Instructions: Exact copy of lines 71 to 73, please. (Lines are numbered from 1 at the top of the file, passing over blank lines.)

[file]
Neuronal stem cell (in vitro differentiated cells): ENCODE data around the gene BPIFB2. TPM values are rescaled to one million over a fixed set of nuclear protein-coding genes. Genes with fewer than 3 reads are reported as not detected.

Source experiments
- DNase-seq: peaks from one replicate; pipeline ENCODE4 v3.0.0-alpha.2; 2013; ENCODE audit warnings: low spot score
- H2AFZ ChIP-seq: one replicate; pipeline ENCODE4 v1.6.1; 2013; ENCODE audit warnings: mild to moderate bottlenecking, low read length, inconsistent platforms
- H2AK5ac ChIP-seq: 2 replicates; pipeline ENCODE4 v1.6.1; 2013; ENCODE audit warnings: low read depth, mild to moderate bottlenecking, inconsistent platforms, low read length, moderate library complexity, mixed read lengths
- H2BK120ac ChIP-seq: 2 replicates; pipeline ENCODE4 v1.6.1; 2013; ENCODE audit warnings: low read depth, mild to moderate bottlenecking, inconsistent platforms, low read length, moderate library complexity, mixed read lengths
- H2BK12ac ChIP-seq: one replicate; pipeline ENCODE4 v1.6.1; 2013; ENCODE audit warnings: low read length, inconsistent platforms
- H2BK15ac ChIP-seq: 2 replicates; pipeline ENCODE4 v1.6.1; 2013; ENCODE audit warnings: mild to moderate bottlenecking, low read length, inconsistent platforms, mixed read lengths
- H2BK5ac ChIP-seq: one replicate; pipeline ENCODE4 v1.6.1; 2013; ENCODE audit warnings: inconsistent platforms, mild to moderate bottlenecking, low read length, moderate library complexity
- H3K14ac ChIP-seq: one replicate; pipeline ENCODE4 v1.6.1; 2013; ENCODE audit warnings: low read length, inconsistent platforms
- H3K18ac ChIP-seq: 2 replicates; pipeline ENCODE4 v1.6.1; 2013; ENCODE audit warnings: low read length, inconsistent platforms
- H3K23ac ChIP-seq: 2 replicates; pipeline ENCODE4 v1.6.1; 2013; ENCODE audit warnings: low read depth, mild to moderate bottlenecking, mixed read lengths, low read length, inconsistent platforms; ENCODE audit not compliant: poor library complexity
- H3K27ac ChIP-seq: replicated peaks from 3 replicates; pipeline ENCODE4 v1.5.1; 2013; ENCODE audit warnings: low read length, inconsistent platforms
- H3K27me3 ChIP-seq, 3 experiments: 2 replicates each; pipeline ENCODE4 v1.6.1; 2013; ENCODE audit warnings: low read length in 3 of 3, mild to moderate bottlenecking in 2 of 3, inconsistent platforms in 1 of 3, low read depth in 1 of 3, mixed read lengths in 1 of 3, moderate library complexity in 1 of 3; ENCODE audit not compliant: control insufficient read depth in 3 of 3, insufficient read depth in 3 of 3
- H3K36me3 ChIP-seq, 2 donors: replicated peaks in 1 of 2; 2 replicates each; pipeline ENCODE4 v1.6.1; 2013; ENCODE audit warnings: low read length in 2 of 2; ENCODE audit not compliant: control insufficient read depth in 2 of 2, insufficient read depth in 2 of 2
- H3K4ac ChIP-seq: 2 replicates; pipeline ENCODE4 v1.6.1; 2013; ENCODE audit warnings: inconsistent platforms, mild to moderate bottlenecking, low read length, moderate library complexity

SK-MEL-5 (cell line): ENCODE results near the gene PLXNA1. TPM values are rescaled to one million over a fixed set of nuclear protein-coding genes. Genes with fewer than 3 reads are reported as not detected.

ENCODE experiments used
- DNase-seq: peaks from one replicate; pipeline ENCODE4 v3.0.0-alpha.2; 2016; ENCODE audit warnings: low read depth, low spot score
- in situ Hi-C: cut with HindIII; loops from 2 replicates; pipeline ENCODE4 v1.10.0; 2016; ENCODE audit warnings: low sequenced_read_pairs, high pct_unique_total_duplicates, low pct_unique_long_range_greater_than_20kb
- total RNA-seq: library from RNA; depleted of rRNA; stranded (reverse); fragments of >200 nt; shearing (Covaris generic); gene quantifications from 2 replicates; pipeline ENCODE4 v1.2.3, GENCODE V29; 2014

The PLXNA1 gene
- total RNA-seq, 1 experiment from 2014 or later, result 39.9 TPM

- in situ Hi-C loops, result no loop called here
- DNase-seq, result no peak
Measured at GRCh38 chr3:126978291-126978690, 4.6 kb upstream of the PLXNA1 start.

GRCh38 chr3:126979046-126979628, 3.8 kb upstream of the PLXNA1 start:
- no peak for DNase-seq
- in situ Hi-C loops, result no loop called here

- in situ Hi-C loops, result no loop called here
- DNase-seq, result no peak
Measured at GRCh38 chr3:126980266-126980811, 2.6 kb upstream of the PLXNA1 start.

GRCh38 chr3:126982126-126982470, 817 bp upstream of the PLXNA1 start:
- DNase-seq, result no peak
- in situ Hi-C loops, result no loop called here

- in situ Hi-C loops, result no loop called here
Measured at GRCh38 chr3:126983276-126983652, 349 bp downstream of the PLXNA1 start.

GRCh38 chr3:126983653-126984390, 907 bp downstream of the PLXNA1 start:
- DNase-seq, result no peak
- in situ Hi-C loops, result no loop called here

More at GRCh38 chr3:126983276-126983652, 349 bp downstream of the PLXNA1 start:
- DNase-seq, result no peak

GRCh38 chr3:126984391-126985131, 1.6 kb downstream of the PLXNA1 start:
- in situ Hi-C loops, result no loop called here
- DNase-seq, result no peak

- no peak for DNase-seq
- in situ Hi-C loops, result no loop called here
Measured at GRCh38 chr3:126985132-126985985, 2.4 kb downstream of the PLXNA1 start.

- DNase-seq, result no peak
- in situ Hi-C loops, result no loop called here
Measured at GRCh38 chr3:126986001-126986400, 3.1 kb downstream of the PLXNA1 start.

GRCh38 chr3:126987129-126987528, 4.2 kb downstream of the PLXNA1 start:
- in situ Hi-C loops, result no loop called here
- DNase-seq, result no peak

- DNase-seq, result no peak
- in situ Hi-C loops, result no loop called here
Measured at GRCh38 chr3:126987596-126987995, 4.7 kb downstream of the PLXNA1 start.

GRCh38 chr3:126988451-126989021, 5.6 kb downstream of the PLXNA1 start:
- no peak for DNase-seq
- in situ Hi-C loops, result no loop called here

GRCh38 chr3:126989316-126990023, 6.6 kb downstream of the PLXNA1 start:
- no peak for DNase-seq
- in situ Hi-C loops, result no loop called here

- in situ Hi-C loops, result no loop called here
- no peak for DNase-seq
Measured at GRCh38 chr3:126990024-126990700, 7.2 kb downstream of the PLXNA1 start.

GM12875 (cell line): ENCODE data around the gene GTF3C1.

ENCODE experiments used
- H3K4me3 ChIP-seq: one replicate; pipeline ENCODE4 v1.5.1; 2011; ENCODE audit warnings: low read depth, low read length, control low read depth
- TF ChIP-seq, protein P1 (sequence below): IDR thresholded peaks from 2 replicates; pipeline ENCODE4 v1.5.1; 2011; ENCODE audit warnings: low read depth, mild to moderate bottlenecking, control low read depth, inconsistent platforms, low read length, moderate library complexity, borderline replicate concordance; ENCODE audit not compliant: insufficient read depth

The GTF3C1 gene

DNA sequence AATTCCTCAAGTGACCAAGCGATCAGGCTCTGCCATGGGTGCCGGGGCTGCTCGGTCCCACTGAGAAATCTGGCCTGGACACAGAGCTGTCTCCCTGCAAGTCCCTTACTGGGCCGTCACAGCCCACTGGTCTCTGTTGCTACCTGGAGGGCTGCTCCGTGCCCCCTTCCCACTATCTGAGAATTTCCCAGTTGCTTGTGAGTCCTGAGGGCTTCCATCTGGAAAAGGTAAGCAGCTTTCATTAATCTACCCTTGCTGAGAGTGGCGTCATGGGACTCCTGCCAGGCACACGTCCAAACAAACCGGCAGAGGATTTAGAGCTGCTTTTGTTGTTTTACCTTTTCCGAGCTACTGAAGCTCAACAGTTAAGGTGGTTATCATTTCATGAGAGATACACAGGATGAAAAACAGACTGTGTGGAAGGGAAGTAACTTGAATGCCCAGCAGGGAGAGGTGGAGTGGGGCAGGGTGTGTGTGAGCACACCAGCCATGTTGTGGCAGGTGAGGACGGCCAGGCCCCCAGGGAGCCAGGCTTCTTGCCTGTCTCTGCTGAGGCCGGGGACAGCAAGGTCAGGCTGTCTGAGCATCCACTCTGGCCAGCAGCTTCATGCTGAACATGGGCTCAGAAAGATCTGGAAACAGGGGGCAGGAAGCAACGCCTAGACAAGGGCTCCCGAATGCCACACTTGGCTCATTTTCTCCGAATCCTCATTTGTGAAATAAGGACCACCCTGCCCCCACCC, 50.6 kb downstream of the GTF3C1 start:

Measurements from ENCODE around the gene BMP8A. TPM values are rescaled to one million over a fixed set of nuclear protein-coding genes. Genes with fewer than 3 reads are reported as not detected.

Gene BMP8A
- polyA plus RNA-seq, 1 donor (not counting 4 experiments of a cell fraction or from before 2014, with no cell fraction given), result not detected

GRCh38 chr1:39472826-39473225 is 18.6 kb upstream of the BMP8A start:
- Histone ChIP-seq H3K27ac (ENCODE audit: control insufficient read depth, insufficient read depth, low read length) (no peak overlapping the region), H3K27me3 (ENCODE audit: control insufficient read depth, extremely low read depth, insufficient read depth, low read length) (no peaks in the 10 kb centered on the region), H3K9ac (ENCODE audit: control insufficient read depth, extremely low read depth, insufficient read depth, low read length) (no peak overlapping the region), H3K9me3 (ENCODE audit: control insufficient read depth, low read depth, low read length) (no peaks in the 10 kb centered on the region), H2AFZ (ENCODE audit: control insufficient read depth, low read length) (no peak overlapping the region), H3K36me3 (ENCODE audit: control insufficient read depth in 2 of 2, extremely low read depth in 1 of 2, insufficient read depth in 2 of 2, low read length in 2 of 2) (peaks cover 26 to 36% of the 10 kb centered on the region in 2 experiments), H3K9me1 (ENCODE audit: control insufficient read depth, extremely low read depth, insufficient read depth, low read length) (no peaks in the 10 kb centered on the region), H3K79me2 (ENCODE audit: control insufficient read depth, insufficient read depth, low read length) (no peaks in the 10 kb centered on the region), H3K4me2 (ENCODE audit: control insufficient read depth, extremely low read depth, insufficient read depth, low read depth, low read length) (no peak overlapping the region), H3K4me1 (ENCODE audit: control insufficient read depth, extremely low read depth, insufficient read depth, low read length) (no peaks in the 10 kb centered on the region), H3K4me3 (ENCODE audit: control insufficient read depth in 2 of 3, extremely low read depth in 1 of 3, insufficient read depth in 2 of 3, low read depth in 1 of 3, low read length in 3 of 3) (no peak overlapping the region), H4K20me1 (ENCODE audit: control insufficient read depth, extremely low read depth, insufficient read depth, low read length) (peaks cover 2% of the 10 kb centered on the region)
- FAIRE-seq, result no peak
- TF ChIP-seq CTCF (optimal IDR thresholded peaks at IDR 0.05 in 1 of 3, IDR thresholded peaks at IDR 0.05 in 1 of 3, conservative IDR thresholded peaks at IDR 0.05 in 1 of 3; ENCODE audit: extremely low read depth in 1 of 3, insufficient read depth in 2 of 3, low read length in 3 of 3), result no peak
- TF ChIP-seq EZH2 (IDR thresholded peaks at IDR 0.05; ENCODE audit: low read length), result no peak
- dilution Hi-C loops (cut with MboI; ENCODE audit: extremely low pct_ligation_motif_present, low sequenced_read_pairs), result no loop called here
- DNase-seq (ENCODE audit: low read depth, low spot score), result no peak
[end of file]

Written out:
The GTF3C1 gene

DNA sequence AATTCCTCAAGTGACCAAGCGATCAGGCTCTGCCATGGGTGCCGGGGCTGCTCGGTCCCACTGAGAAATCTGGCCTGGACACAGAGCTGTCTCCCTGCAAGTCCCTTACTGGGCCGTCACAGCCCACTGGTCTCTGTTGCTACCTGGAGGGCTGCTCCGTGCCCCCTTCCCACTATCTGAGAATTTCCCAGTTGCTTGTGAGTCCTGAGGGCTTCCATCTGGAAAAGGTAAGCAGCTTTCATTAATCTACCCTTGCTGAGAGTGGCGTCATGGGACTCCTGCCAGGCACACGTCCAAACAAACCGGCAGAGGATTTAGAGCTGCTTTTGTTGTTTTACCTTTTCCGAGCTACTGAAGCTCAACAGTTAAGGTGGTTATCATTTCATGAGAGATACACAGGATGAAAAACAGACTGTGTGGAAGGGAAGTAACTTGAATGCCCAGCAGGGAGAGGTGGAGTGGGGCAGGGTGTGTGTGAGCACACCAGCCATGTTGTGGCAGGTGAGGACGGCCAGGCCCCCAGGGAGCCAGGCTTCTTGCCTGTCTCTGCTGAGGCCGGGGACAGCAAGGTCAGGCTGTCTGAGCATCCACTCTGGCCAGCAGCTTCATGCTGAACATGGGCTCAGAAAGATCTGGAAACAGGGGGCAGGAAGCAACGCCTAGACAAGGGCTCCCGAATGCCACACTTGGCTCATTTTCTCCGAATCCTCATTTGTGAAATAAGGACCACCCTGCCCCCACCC, 50.6 kb downstream of the GTF3C1 start:

Measurements from ENCODE around the gene BMP8A. TPM values are rescaled to one million over a fixed set of nuclear protein-coding genes. Genes with fewer than 3 reads are reported as not detected.